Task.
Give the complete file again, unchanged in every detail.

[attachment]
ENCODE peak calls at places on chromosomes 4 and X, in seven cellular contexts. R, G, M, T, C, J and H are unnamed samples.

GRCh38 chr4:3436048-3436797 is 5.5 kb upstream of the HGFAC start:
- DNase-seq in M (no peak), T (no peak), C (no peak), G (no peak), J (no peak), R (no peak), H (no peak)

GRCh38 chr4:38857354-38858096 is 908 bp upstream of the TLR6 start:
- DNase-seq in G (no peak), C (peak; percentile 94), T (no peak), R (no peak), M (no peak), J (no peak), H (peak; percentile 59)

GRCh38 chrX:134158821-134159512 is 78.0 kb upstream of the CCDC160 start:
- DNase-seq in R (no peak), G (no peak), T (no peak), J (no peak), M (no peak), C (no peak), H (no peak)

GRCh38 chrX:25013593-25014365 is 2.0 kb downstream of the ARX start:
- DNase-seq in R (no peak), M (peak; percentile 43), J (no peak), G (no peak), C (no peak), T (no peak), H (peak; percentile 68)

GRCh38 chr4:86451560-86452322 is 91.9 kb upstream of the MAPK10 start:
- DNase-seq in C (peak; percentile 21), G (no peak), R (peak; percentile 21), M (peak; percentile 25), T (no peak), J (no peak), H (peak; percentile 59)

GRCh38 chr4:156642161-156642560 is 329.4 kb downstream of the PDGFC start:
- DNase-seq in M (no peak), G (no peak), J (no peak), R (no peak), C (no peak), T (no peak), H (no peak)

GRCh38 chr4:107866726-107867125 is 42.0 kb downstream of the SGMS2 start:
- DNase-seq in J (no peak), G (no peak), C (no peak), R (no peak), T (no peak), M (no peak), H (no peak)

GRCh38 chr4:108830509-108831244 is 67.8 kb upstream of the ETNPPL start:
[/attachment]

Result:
ENCODE peak calls at places on chromosomes 4 and X, in seven cellular contexts. R, G, M, T, C, J and H are unnamed samples.

GRCh38 chr4:3436048-3436797 is 5.5 kb upstream of the HGFAC start:
- DNase-seq in M (no peak), T (no peak), C (no peak), G (no peak), J (no peak), R (no peak), H (no peak)

GRCh38 chr4:38857354-38858096 is 908 bp upstream of the TLR6 start:
- DNase-seq in G (no peak), C (peak; percentile 94), T (no peak), R (no peak), M (no peak), J (no peak), H (peak; percentile 59)

GRCh38 chrX:134158821-134159512 is 78.0 kb upstream of the CCDC160 start:
- DNase-seq in R (no peak), G (no peak), T (no peak), J (no peak), M (no peak), C (no peak), H (no peak)

GRCh38 chrX:25013593-25014365 is 2.0 kb downstream of the ARX start:
- DNase-seq in R (no peak), M (peak; percentile 43), J (no peak), G (no peak), C (no peak), T (no peak), H (peak; percentile 68)

GRCh38 chr4:86451560-86452322 is 91.9 kb upstream of the MAPK10 start:
- DNase-seq in C (peak; percentile 21), G (no peak), R (peak; percentile 21), M (peak; percentile 25), T (no peak), J (no peak), H (peak; percentile 59)

GRCh38 chr4:156642161-156642560 is 329.4 kb downstream of the PDGFC start:
- DNase-seq in M (no peak), G (no peak), J (no peak), R (no peak), C (no peak), T (no peak), H (no peak)

GRCh38 chr4:107866726-107867125 is 42.0 kb downstream of the SGMS2 start:
- DNase-seq in J (no peak), G (no peak), C (no peak), R (no peak), T (no peak), M (no peak), H (no peak)

GRCh38 chr4:108830509-108831244 is 67.8 kb upstream of the ETNPPL start: